Changes coming to 180-year-old Cheyney, though what form they’ll take still unclear

Listen
 Sharell Reddin is the president of the Student Government Association. Cheyney University celebrates its 180th anniversary under a cloud of uncertainty as the state system does a strategic review of the HBCU and other colleges, which could include merging or even closing the university. (Emily Cohen for NewsWorks)

Sharell Reddin is the president of the Student Government Association. Cheyney University celebrates its 180th anniversary under a cloud of uncertainty as the state system does a strategic review of the HBCU and other colleges, which could include merging or even closing the university. (Emily Cohen for NewsWorks)

Cheyney, the country’s oldest historically black college or university or HBCU, celebrated its 180th birthday this year — following a few tough years.

The HBCU has struggled with its lowest enrollment and highest financial debt in the school’s history.

And a state-appointed task force recently recommended a new institutional model for Cheyney University. 

Separately, the Pennsylvania State System of Higher Education is also conducting a strategic review of  the system’s 14 universities. The initial recommendations from that review are due July 12; they could still call for mergers or closures, particularly for Mansfield, Clarion, Cheyney and other smaller, struggling schools.

Cheyney took out a line of credit for more than $30 million from the state system, and it may still have to repay $29 million to the U.S. Department of Education for mismanaging student financial aid. While enrollment is improving, it’s half of what it once was.

The university, which was placed on accreditation probation in 2015, has to prove to accrediting body Middle States Commission on Higher Education by Sept. 1 why it should not lose its accreditation.

‘On the cusp of something’

The school should modernize outdated curricula, but it has much to offer, said Sharell Reddin, student government president and Keystone Honors Academy scholar.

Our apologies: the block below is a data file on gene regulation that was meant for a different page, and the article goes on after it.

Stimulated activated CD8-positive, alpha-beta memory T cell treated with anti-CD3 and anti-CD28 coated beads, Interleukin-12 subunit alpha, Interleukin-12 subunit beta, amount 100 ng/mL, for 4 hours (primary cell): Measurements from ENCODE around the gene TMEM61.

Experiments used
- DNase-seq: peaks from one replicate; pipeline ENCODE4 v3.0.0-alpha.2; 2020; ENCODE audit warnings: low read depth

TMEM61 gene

“When I came here my freshman year, I was in total shock,” she said. “I was like, ‘What am I going to do? I was just so, so lost. I was like, ‘Why did I make the decision?’ But I can honestly say after going here and after being more involved in campus and being in Keystone and being on government and just joining different organizations and clubs on campus … Cheyney gives any and everyone an opportunity to come and to thrive and receive an education.”

The 21-year-old from Newark, New Jersey, said students worry about Cheyney’s future but that fear and speculation have increased student pride on campus.

“With all of the information that’s coming out, we are definitely standing strong as a university because we don’t want to see us having to merge or having to shut down at the end of the day,” Reddin said. “It’s the first historically black institution in the nation. It has paved the way for the Howards, for the Hamptons, for the Lincolns, for the anything.”

Rising junior Meghan Sowersby said having people reviewing the state system on campus hasn’t been easy.

“It does cause a little bit of anxiety, especially when you see people walking around with clipboards and strangers on campus, kind of evaluating. You don’t know why they’re here,” the Keystone Honors Academy scholar said. “But it also shows that we’re on the cusp of something, and that change is coming. So I think that’s a reassurance for all students that are here.”

The task force recommendations include creating the Institute for the Contemporary African-American Experience; scaling majors down from 17 to 12; eliminating its NCAA Division II athletic programs; and conducting a feasibility study on selling or leasing part of Cheyney’s 275 acres.

The last recommendation has touched upon the persistent rumors that West Chester University — six miles away — is taking over Cheyney’s campus or merging with Cheyney.

Cheyney’s national alumni association president, Alfonso Coleman Jr., said rumors about West Chester taking over have circulated since he set foot on campus in 1968.

“From that point on, all I heard was that West Chester wanted the land,” he said. “It did not happen then, but it’s something that has been a constant. Recently, I found out that this was something that was talked about back in the ’40s, in the ’30s.

“And so it’s a constant thing that the sky is falling, that West Chester is going to take over, that the state is going to do this. It has to stop somewhere.”

Marybeth Gasman, University of Pennsylvania professor and and an expert on HBCUs, said change is necessary.

“You have to focus on what you’re really good at and let everything else go,” she said. “You can keep the ethos of like the historical spirit of the institution. That’s really, really important and powerful. But you might not be able to be exactly the same thing because times have changed and a lot of institutions have had to change.”

Many definitions of success

Information systems librarian B.J. Mullaney is president of the Cheyney chapter of APSCUF, the union for faculty, staff and coaches.

She said people need to broaden the concept of success.

“What cost do you put on human life and human aspiration? And is there a reason? Because the impact is not just a single individual when someone from a family who is first generation goes to college.